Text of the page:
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The Jason Statham Thriller Flop Getting A Second Chance On Netflix

When it comes to modern-day action stars, a few names always have to enter the mix. Dwayne "The Rock" Johnson follows in the long, storied tradition of larger-than-life figures. Honestly, anyone who's been in a "Fast & Furious" movie falls into that category, and that goes double with one of the hardest working men in Hollywood — Jason Statham.

Throughout the 21st century, he's starred in some of the most critically-acclaimed heist and action flicks, such as "The Italian Job," "Crank," and "War." When you walk into a Statham movie, you know exactly what you're getting, but not every film can be a hit. Others fall off the radar, but older movies have managed to find a second life thanks to the glut of streaming services as of late. That's the case for the underrated Statham movie "Chaos," which is now making waves on Netflix.

The movie only grossed $7 million globally during its run, but now's your chance of seeing what you missed 16 years ago. See why the film has broken into the platform's Top 10 Movies, especially if you're a fan of Statham's other works.

Chaos takes you on a wild ride

Statham plays a veteran detective named Quentin Conners who is reprimanded and then quickly reinstated onto the force when a group of criminals takes hostages in a bank. He's teamed up with rookie cop Shane Dekker (Ryan Phillippe), and things take a turn for the worse when they discover the thieves uploaded a computer virus into the bank's systems capable of random evolution. The virus follows the principles of chaos theory, which is where the film gets its name, so it's a race against the clock for the officers to figure out a way to stop the attack.

You'd be forgiven for missing the film when it first came out. It didn't receive a theatrical release in the United States, going straight-to-video instead. That's a bit of a surprise, considering that Statham's star was on the rise in the early 2000s thanks to his appearances in movies like "The Transporter" series and "The Italian Job." And that's not even to mention the fact that Phillippe and Wesley Snipes, themselves well-known actors at the time, co-star in the movie. The few critics that did review "Chaos" were mostly underwhelmed, but that only paints half of a picture in regard to how the film has been received over the years.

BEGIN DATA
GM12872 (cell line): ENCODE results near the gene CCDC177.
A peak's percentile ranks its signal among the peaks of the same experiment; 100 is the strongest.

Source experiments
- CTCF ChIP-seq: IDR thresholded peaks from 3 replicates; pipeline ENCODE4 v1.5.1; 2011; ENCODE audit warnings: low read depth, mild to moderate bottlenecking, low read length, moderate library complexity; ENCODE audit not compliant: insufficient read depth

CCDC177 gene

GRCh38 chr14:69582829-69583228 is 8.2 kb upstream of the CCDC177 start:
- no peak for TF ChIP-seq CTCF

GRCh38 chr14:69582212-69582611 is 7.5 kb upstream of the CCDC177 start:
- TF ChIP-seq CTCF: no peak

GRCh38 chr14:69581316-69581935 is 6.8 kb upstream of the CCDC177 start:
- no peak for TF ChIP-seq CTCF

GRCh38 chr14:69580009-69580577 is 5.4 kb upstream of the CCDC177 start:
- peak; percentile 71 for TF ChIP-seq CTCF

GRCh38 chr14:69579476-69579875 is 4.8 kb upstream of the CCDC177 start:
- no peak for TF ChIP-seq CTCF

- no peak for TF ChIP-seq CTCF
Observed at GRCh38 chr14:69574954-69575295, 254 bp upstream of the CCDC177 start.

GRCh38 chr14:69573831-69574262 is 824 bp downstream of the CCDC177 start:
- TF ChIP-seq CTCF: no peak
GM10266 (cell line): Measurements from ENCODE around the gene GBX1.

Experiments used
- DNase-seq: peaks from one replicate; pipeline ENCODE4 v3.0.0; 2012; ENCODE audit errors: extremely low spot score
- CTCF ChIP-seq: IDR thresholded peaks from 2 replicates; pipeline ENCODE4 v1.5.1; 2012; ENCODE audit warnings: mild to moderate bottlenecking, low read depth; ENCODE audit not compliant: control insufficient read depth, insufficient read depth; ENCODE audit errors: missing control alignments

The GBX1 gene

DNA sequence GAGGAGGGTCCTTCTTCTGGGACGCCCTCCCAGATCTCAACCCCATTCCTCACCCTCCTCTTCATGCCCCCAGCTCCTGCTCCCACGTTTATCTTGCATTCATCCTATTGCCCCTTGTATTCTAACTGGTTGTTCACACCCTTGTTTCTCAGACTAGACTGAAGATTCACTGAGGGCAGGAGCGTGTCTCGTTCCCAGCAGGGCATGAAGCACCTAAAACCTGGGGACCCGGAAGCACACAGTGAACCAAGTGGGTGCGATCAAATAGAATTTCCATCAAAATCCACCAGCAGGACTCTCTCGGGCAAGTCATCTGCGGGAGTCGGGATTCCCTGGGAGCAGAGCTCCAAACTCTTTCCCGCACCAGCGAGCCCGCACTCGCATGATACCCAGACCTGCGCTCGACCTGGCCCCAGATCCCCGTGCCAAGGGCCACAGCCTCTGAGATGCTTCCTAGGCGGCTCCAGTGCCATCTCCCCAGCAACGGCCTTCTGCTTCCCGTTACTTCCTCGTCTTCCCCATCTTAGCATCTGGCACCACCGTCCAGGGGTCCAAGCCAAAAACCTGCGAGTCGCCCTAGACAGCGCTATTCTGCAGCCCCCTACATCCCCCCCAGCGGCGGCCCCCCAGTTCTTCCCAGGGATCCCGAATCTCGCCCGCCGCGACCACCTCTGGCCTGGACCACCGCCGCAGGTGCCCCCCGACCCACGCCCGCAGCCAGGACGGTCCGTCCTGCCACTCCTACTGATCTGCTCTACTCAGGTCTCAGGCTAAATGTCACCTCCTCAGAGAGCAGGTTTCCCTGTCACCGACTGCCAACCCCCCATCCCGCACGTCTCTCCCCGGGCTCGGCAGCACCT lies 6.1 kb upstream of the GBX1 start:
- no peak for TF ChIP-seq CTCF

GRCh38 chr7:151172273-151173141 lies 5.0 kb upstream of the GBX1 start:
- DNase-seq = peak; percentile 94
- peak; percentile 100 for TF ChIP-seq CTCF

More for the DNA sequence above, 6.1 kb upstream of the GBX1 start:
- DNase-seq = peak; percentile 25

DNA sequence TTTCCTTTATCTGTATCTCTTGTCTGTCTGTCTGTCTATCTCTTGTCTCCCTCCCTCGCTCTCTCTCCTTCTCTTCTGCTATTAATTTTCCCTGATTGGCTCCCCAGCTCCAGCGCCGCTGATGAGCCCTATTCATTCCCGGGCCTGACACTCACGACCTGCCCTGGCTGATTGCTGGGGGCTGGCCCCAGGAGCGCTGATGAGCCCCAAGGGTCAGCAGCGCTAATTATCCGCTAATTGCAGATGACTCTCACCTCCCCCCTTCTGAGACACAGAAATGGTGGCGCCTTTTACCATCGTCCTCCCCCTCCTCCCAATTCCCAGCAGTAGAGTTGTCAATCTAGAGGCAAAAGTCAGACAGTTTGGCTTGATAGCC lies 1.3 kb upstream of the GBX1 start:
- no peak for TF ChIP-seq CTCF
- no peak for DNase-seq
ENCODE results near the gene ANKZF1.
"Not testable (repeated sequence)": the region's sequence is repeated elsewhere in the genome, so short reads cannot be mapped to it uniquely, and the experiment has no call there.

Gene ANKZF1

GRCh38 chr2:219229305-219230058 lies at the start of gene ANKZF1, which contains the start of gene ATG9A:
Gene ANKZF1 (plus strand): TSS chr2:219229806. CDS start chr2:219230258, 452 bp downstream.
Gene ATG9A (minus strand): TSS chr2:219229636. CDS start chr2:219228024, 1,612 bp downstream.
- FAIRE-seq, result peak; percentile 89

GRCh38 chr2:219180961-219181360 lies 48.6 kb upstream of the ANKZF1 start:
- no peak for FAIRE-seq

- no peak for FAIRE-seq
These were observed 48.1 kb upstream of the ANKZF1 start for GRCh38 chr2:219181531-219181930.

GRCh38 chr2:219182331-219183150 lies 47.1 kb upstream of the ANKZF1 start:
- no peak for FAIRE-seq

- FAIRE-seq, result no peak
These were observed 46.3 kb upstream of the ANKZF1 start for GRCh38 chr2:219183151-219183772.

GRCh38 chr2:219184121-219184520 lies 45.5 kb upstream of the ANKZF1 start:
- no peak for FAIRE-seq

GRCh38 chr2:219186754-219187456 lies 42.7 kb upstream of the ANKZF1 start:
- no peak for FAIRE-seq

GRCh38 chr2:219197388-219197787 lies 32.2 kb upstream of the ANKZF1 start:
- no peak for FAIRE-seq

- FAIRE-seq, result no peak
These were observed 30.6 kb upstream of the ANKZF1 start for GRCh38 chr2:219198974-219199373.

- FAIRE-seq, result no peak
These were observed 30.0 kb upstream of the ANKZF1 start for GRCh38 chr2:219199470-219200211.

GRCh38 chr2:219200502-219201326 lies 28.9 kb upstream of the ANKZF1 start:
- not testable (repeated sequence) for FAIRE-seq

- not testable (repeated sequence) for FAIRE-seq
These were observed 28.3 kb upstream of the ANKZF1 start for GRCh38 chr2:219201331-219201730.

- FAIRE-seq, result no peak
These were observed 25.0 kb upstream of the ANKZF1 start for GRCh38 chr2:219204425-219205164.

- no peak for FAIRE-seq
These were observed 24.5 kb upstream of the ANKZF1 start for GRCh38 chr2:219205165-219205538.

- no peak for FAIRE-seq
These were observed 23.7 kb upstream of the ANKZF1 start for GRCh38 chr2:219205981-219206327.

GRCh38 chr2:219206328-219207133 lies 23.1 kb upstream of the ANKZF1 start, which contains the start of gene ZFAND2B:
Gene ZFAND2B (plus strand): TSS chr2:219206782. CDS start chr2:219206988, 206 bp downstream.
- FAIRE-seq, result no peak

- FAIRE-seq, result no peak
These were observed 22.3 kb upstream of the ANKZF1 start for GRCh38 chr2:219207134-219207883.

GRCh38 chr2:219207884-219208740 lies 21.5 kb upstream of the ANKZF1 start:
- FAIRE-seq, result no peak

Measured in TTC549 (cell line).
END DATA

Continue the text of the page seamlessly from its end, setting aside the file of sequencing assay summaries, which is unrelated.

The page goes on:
Professional critics mostly didn't love Chaos...

As "Chaos" didn't get a theatrical release in the US, it also doesn't appear that many critics even took note of it when it first came out back in 2005. The ones that did weren't exactly huge fans of what they saw.

Writing for Reel Film, David Nusair gave the film two stars out of five and complained that the movie's occasional moments of strong action filmmaking were otherwise "bogged down with an overwrought and overplayed sensibility that proves disastrous." Nusair said the movie lacked originality and concluded, "The equally impressive performances ensure that boredom never entirely sets in, though it's awfully difficult to look past the almost laughably inept instances of plotting within Giglio's screenplay ..."

Similarly, Sloan Freer of RadioTimes criticized the movie's script, writing that the film "strives for 'clever and edgy' but achieves neither, sealing the film's banality with a disappointing climax and contrived final twist." They also said Statham's performance was "nonchalant" and called the film a "pedestrian crime thriller."

The film did have its defenders, though. Rodney Twelftree of Fernby Films enjoyed Statham's performance and noted "it's got some delightfully done set-pieces ..." They concluded their review by writing, "While I wasn't expecting a whole lot, what I got was thoroughly enjoyable and most definitely a film worth watching."

So, all in all, a pretty mixed-to-negative response from critics. When it comes to audience reactions, though, it looks like Twelftree's assessment of the film is more in line with how your average movie-goer felt after watching.

...but audiences think it's a fun watch

With a movie like "Chaos," critical reception should be taken with a grain of salt. After all, not everyone is tuning into a Statham headliner for strong characters and an intricate plot. And for movie fans who left reviews on IMDB, the consensus seems to be that "Chaos" is, all in all, a fun watch.

User The_Void began their review by acknowledging, "All the signs were pointing to this being a bad movie." Despite some criticism, though, they ultimately concluded "it is fun to watch and the film does present [an] intriguing mystery with a few surprising twists along the way."

GirishGowda also had a fun time with "Chaos" despite their nitpicks. They loved the movie's "twists and turns" and while they did take issue with some of the character choices, they ultimately said, "But for a popcorn thriller, this was quite entertaining. Any film with Statham in it is always worth a watch."

And Enchorde even came out of the movie feeling that it got a raw deal distribution-wise "given the cast and quality of the movie." They praised the performances of Statham, Snipes, and Phillippe and said of the film overall, "The story is good to with some nice actions scenes, explosions and a car chase ... it was a good 90 minutes of quality entertainment... "

With the movie currently killing it on Netflix, it looks like audiences are in agreement that "Chaos" is one forgotten gem that's worth checking out.